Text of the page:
A Work of Heart

Four biblical character studies of: Moses, David, Paul, and Jesus

  1. Moses: A Heart on a Mission

When I read the book, The Hole in our Gospel, by Riachard Sterns a few years ago, he wrote, “God did not review Moses’ qualifications for the job at hand; He only wanted his obedience.” What we learn from Moses is he “had a strong sense of right and wrong…[and] was particularly sensitive to the needs of the underprivileged (8).” We also learn that “Moses would come to find his greatest sense of belonging in his communion with the God of the burning bush (13).” Moses was present and dependent on God, and this was evident through his prayer life and faithful service to God’s people.

  1. David: A Heart after God

Few people read the Bible with the understanding of the many years that passed between the time David was anointed to become Israel’s King and the time he actually took office. David was certain of his calling, did not force his kingship, and God used that time to prepare him for service. “Christian leaders certain of their call allow it to become the center of gravity for their life experiences. They order their lives around the call of God on them…They are convinced that life will eventually line up with the reality of the call. God has anointed. God will deliver on his promise (25).” Like Moses, “David depended on communion with God (34).” This dependence, and his devotion to his mission and the people is what made David a spiritual leader.

  1. Paul: A Heart Captured by God

The Apostle Paul is the writer of the majority of the New Testament, and throughout history, he continues to shape the way we view the church. Paul received a vision for his life, ministry, and leadership on Damascus Road as recorded in the book of Acts, Chapter 9. He was destined to carry the good news of the gospel to the Gentiles. From that time on, Paul models a life of faithful devotion to every assignment given by the Lord. “Leaders who give their best efforts to their current assignments from God are prepared for their next level of influence…Trusting God with their destiny, they wound up with influence they never could have pulled off on their own (45).”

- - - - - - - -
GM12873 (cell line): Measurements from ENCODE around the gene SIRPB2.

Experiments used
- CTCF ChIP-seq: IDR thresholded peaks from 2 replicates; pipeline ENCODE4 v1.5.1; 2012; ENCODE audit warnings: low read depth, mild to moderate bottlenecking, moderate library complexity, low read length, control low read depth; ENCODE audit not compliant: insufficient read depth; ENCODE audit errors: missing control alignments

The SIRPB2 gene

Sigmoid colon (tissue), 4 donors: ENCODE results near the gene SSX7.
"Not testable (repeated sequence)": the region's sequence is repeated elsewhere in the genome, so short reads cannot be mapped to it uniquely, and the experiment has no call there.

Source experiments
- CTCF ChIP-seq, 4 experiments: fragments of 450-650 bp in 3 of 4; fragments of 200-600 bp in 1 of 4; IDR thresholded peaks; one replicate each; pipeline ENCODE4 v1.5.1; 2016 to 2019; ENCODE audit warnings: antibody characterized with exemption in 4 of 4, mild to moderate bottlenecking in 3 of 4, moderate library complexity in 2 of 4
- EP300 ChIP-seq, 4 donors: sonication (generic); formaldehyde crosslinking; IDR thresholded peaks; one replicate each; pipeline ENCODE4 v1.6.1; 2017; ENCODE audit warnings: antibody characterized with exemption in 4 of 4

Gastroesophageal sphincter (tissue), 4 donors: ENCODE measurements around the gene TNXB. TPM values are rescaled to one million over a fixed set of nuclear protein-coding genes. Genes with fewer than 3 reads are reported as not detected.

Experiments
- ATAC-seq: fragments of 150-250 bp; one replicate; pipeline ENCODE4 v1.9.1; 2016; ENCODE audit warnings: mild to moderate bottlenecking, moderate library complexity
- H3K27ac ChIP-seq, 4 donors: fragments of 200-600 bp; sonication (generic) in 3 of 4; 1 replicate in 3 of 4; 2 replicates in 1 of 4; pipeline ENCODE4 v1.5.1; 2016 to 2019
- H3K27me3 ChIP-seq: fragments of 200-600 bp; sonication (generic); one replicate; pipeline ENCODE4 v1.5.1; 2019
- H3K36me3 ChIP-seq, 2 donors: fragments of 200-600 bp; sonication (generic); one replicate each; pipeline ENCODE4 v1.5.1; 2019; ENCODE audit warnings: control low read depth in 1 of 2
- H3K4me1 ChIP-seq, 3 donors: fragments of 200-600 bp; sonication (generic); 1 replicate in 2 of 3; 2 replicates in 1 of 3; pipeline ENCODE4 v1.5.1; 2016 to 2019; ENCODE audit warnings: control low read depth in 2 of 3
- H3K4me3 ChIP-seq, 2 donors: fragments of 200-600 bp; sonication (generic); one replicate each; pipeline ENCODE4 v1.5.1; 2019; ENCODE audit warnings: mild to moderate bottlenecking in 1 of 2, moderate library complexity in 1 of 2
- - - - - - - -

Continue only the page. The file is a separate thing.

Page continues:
1. Jesus: The Heartbeat of God

Jesus is our Savior and great high priest. The Bible says that because he was fully human, he was tempted in every way that we are but was without sin (Heb. 4:15). Because he is fully God, he can grant us grace and mercy in our time of need (Heb. 4:16). In life, he was tempted, tested, tried, and he was sustained through regular communion with his Heavenly Father. He had human needs and a divine assignment. His entire earthly existence was a wilderness. One thing we learn from him is that “this tension between human need and divine assignment constitutes a major heart-shaping dynamic…The effective leader, like Jesus, has to keep a clear view of a future that will come about only by being faithful to the Father’s call (59).”

In light of this information, McNeal believes that God is calling us to a new model of apostolic leadership that is missional, kingdom conscious, team-focused, entrepreneurial, has a school by the business culture, develops people, is visionary, and is deeply spiritual. These leaders work for the singular focus and attention on God. He is their audience of one. Regardless of where we fall on the leadership paradigm, what God is doing by shaping our hearts is renewing our minds, increasing our understanding and competence, affirming our identity in Christ, growing us in wisdom and knowledge, teaching us how to live in proper relationships with other people, shaping our character, growing our gratitude, disciplining our souls, and encouraging us to persevere on our faith and leadership journeys.

How has God shaped your heart? “What vision do you have for the current and the next chapter of your life’s ministry?…What kind of community are you developing in your ministry assignment?”

“The leader’s choices carry implication that reach far beyond the life of the leader. What kind of heart you choose to have will limit or increase your impact for God on the world and the people he has created (192).”

© Natasha Sistrunk Robinson

Recommended Reading:

Called: The Crisis and Promise of Following Jesus Today by Mark Labberton

Culture Making: Recovering Our Creative Calling by Andy Crouch

Mentor for Life: Finding Purpose through Intentional Discipleship by Natasha Sistrunk Robinson